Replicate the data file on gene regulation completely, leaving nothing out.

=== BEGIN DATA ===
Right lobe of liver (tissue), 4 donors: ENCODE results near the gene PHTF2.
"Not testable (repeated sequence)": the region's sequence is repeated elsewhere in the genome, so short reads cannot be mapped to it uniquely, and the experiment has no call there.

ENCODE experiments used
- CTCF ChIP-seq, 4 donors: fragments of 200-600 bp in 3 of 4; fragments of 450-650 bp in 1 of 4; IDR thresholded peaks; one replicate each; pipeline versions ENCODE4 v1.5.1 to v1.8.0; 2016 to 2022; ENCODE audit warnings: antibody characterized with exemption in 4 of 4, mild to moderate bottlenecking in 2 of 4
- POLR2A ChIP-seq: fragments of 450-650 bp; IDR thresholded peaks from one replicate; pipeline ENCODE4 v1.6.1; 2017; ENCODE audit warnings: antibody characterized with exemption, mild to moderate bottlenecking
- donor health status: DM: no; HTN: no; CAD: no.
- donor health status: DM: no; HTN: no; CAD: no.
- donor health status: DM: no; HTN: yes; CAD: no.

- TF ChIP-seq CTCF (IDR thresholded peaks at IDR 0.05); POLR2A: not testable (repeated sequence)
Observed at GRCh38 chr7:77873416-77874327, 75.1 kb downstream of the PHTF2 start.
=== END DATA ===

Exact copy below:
Right lobe of liver (tissue), 4 donors: ENCODE results near the gene PHTF2.
"Not testable (repeated sequence)": the region's sequence is repeated elsewhere in the genome, so short reads cannot be mapped to it uniquely, and the experiment has no call there.

ENCODE experiments used
- CTCF ChIP-seq, 4 donors: fragments of 200-600 bp in 3 of 4; fragments of 450-650 bp in 1 of 4; IDR thresholded peaks; one replicate each; pipeline versions ENCODE4 v1.5.1 to v1.8.0; 2016 to 2022; ENCODE audit warnings: antibody characterized with exemption in 4 of 4, mild to moderate bottlenecking in 2 of 4
- POLR2A ChIP-seq: fragments of 450-650 bp; IDR thresholded peaks from one replicate; pipeline ENCODE4 v1.6.1; 2017; ENCODE audit warnings: antibody characterized with exemption, mild to moderate bottlenecking
- donor health status: DM: no; HTN: no; CAD: no.
- donor health status: DM: no; HTN: no; CAD: no.
- donor health status: DM: no; HTN: yes; CAD: no.

- TF ChIP-seq CTCF (IDR thresholded peaks at IDR 0.05); POLR2A: not testable (repeated sequence)
Observed at GRCh38 chr7:77873416-77874327, 75.1 kb downstream of the PHTF2 start.